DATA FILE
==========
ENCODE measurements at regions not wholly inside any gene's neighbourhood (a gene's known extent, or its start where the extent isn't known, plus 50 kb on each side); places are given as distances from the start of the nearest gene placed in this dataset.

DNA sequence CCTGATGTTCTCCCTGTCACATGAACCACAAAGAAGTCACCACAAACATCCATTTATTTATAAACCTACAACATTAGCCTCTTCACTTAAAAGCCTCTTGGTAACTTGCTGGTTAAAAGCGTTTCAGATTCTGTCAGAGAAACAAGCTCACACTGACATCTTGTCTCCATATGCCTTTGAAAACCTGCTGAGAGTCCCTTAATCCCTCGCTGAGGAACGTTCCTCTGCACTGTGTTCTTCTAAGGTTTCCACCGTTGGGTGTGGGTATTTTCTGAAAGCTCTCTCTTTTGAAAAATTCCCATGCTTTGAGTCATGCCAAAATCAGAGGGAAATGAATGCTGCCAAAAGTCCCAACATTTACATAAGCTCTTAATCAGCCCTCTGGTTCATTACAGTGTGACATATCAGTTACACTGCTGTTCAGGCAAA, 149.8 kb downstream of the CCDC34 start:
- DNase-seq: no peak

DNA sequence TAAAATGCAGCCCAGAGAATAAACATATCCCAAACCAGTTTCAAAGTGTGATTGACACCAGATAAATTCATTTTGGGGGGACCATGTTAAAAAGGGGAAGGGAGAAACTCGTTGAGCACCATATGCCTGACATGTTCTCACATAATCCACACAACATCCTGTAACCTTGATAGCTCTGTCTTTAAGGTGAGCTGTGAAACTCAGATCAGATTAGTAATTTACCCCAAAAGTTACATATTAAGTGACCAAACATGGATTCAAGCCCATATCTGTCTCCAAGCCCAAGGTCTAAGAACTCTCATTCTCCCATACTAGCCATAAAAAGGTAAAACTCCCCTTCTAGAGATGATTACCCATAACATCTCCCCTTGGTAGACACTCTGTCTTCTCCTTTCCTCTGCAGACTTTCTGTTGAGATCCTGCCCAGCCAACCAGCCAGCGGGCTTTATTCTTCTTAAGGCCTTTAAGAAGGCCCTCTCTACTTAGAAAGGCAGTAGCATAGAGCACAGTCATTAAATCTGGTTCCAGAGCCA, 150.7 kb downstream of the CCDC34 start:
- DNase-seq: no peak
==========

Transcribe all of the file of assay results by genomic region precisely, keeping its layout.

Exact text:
ENCODE measurements at regions not wholly inside any gene's neighbourhood (a gene's known extent, or its start where the extent isn't known, plus 50 kb on each side); places are given as distances from the start of the nearest gene placed in this dataset.

DNA sequence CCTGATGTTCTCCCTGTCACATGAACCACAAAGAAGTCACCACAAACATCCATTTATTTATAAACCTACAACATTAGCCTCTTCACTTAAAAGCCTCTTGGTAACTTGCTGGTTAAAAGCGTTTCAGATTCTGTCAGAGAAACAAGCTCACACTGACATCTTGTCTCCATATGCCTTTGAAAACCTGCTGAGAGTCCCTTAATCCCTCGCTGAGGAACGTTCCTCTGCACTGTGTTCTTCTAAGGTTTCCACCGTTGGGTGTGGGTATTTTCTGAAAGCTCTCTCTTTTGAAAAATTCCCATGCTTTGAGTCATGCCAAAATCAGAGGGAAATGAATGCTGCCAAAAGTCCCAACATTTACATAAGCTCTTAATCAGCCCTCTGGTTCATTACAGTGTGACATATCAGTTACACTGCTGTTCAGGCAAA, 149.8 kb downstream of the CCDC34 start:
- DNase-seq: no peak

DNA sequence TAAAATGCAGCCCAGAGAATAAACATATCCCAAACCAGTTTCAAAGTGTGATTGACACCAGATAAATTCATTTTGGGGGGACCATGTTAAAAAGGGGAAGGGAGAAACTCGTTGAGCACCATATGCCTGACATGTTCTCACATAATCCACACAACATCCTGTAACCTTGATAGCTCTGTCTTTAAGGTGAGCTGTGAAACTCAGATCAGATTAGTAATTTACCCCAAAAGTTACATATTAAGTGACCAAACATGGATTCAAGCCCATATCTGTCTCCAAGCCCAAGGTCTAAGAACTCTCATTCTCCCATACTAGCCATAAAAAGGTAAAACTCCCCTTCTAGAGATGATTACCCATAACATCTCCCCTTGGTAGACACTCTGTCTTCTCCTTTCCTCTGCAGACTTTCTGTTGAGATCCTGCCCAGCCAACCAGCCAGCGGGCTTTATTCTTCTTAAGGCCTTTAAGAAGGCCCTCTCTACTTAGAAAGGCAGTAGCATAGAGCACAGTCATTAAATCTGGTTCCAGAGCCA, 150.7 kb downstream of the CCDC34 start:
- DNase-seq: no peak